Multiply Justice

Archive for the tag “ambassadors of reconciliation”

African-American missionaries enlarging the Just Kingdom

If Jesus’ followers are to fulfill our missions as ambassadors of reconciliation and enlarge the Kingdom of Justice, we must focus on breaking down walls of ethnic and racial hostility, in our communities and, even more importantly, among ourselves.

break down wallsOne group making remarkable strides in that area is an old-school missional network, the Southern Baptist Convention. Fred Luter‘s 2012 election as the first African American to lead the 167-year-old national association was a milestone on a journey of reconciliation that had seen the number of African-American congregations in the SBC grow by a whopping 82.7 percent between 1998 and 2011. Some 1 million African Americans in about 3,400 churches affiliate with the denomination.

That splash of reconciliation is rippling out into communities around the world, as a Black History Month package of features on illustrates. From W.W. Colley‘s 1875 service in Nigeria to Joseph Lyles‘ short-term work in Thailand, to Marie Edwards‘ work in the IMB‘s NAME region, to Isaac Adams‘ ministry in Brazil, God is using a rock-ribbed, historically Anglo denomination to help a lost world understand that, in Christ, the unity of God’s family is abolishing all the distinctions and oppressions people insist on erecting against each other — “no longer Jew or Gentile, slave or free, male or female.”

View the “Celebrating African Americans on mission” package of stories, photos, and video by clicking here.

Learn more about the global and North America work of Southern Baptists.

Ambassadors of ‘new things’

Therefore if anyone is in Christ, he is a new creature; the old things passed away; behold, new things have come. Now all these things are from God, who reconciled us to Himself through Christ and gave us the ministry of reconciliation …. We are ambassadors for Christ. (2 Corinthians 5: 17-18, 20a NAS)

By Mark Kelly

The radical change Jesus brings to our lives transforms more than our relationship with God. Jesus invites us into God’s everything-is-new kingdom, where nothing is as it was before — especially our relationships and responsibilities.

We were God’s enemies, but his overwhelming love for us allowed his sinless only Son to die in our place so we could be adopted into God’s family. (Romans 5:8-10) When we allow Christ to make new creatures of us, all the “old things” disappear and “new things” take their place. The most fundamental change is our mission in life. Instead of being in it for ourselves, looking out for No. 1, we become ambassadors for a kingdom of justice, peace, and joy in the Holy Spirit. (Romans 14:17)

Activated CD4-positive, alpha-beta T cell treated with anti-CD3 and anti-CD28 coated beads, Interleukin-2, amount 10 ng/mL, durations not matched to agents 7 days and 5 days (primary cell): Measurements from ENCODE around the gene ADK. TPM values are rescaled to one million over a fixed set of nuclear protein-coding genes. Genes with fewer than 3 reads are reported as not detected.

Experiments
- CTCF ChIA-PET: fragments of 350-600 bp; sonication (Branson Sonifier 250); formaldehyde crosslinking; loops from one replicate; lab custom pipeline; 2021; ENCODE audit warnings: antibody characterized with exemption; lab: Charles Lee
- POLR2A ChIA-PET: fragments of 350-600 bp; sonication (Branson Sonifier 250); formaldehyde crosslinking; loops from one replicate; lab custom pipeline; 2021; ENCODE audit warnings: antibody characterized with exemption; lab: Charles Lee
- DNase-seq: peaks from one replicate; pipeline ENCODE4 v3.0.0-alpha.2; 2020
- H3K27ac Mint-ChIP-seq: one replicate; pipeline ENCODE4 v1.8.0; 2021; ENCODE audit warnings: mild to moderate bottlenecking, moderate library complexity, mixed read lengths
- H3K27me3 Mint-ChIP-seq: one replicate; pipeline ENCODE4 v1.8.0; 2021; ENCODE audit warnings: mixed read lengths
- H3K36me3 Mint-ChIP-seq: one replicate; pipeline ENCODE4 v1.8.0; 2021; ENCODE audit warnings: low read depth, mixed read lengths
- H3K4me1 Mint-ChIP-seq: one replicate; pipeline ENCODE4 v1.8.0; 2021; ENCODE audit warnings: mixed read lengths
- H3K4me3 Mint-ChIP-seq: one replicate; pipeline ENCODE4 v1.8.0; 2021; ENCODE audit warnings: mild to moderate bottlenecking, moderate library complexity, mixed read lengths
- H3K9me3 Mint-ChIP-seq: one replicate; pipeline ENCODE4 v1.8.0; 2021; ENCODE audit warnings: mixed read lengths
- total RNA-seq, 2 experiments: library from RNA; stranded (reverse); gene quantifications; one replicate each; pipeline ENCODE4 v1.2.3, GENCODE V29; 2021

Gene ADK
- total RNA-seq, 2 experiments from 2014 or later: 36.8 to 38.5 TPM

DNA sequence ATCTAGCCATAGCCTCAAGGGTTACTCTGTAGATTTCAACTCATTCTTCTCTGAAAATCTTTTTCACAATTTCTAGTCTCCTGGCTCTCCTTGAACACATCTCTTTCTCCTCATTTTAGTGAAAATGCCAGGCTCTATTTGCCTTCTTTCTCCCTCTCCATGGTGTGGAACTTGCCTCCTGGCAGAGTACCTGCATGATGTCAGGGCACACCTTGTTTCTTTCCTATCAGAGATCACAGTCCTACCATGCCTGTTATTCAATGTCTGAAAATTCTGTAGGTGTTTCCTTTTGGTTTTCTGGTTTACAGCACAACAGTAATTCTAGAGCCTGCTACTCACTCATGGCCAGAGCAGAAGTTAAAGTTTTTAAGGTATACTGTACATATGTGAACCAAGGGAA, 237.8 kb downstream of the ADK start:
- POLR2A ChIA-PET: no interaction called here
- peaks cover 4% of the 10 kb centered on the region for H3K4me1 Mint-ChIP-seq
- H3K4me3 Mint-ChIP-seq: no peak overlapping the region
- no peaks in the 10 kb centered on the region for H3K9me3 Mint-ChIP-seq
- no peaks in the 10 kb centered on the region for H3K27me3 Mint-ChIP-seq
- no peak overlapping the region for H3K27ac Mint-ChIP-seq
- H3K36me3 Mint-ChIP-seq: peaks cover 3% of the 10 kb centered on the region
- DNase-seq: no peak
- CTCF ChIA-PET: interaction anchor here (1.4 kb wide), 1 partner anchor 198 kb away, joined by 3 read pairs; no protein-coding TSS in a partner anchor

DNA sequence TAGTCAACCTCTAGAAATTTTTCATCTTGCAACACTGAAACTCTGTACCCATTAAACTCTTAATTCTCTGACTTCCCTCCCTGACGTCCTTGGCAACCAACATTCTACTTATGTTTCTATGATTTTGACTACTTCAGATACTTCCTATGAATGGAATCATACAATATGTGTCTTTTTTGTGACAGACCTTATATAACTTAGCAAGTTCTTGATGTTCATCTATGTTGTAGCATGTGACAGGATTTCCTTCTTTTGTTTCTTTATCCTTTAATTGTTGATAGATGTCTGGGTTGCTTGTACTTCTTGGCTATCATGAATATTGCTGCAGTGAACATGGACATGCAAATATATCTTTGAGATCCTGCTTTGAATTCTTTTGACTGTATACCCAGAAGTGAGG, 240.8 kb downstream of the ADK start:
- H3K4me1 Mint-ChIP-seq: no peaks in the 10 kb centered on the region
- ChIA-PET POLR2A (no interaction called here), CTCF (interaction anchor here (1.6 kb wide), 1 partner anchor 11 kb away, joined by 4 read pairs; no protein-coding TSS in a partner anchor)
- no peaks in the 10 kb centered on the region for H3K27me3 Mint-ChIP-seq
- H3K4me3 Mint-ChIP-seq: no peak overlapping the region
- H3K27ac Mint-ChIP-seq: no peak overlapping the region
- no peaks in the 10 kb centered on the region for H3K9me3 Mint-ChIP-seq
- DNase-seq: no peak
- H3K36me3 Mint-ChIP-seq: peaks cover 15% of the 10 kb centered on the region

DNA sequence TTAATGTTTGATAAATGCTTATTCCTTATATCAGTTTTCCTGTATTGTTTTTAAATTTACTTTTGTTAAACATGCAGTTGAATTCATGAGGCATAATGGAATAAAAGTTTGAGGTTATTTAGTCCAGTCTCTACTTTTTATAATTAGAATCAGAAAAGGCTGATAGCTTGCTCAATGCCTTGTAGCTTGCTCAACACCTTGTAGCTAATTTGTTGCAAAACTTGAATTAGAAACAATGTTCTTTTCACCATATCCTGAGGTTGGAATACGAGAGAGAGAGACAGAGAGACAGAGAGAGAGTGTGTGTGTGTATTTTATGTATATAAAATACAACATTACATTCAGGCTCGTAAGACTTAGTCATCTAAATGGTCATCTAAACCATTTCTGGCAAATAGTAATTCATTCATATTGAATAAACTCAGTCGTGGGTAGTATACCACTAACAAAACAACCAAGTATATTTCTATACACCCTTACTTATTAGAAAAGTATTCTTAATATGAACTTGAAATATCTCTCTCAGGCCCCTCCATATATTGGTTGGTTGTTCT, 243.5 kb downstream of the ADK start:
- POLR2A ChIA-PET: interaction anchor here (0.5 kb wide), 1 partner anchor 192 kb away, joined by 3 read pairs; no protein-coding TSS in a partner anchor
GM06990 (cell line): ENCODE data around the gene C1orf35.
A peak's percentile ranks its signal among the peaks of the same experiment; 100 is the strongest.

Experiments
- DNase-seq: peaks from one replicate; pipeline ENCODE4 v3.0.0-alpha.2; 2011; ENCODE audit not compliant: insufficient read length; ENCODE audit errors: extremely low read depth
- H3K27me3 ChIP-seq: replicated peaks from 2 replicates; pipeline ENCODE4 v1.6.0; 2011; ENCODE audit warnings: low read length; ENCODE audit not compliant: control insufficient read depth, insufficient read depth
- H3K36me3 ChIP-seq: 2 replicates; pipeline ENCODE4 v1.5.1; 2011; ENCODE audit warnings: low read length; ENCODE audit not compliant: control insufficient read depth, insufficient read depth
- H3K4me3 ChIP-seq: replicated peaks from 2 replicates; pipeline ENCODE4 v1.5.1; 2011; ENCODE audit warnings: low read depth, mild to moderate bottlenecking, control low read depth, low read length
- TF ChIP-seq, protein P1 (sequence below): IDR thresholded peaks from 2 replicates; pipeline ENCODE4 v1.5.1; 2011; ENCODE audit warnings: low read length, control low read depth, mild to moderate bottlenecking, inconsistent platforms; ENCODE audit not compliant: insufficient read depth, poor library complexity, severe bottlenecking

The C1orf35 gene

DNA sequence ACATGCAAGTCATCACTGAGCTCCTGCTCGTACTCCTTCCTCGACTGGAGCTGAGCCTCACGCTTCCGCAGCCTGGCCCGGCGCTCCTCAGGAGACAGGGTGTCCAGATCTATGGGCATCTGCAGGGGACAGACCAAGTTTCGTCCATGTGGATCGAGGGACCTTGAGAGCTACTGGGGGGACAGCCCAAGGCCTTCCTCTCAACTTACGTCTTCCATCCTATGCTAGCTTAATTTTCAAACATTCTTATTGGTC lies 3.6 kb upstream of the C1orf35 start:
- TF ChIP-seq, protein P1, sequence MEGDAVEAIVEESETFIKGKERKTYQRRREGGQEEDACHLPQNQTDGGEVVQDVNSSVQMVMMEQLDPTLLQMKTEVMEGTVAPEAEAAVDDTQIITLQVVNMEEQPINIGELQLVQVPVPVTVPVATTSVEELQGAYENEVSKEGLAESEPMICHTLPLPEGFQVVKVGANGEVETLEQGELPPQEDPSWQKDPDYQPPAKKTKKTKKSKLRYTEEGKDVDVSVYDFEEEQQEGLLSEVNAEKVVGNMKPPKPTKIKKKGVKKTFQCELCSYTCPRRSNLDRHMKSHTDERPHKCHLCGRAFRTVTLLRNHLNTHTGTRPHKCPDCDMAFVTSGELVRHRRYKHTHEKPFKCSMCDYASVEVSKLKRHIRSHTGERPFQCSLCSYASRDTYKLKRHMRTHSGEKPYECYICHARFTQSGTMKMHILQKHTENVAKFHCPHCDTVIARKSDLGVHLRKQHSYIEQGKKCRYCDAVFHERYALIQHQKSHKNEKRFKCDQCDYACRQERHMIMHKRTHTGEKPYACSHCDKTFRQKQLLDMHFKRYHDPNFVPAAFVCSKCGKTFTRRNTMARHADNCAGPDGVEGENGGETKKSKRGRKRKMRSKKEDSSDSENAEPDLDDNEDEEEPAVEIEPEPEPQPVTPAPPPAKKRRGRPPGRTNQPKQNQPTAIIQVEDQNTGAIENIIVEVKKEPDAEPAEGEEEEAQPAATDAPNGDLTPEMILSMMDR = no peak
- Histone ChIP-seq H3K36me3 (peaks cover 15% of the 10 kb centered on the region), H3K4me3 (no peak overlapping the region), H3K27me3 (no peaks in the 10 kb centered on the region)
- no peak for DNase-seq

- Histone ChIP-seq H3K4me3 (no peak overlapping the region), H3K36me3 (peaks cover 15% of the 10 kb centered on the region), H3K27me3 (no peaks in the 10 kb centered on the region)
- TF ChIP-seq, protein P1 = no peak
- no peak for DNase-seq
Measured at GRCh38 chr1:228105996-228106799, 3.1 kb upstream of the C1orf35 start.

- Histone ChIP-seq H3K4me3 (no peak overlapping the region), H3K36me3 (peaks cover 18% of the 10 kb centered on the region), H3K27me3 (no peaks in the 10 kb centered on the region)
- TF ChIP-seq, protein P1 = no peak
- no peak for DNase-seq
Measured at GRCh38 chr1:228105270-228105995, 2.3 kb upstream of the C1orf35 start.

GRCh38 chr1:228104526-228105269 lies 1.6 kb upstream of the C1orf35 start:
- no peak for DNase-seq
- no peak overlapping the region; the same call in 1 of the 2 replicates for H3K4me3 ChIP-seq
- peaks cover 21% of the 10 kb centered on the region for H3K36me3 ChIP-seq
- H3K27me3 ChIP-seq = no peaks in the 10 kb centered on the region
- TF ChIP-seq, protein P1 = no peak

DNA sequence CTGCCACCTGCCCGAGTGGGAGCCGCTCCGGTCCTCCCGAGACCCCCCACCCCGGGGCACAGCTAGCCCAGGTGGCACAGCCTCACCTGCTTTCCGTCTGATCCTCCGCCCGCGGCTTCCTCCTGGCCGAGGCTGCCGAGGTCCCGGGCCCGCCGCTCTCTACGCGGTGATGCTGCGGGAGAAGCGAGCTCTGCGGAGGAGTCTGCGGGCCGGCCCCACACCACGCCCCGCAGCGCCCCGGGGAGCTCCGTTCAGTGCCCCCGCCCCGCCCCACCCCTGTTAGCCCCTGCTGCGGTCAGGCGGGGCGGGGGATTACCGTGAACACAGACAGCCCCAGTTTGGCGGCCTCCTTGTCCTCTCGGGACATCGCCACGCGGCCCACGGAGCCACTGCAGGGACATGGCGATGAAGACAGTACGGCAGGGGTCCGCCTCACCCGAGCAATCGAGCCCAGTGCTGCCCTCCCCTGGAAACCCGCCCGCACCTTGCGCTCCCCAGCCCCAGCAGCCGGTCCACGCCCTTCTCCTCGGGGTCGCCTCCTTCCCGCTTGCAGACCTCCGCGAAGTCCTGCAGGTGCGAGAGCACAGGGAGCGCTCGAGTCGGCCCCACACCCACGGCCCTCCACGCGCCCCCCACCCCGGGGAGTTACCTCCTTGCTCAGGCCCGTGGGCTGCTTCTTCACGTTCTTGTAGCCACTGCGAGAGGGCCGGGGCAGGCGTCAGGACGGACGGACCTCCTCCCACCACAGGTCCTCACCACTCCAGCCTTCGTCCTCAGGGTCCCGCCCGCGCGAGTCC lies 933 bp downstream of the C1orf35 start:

Now justice, peace, and joy are not merely the benefits we individually enjoy for entering the Kingdom; they also describe the newly created relationships between citizens of the Kingdom. They describe the vision of new life we offer lost, broken souls enslaved by the powers of this present darkness.

How radically different is a world in which we are told to love our enemies? How different is a world in which we are told to love our neighbor — and as an example we are told a story about ethnic groups who despise each other? How radically different from our churches today would a community be, in which there was no poverty because members sold their property to help other members in need?

In this radically different “new things” world, we also have “new things” responsibilities.

God set a radical example of loving our enemies by allowing his sinless only Son to die in our place. As ambassadors of God’s kingdom, don’t we have a responsibility to represent our Lord to even the worst of his enemies, including sex traffickers, child molesters, and slave owners? How much greater is our responsibility before God to reach out to their victims and help them find a path into the Kingdom of Justice, Peace, and Joy?

Declaring that old things have passed away means much more than turning away from our old sinful indulgences. It also requires us to turn away from our old (and sinful) apathy about oppression and injustice.

Our old complacency and self-interest allowed injustice to multiply without restraint. Our mission as ambassadors of reconciliation is to multiply God’s justice.

Mark Kelly is editor of Multiply Justice. Copyright © 2012 Kainos Press

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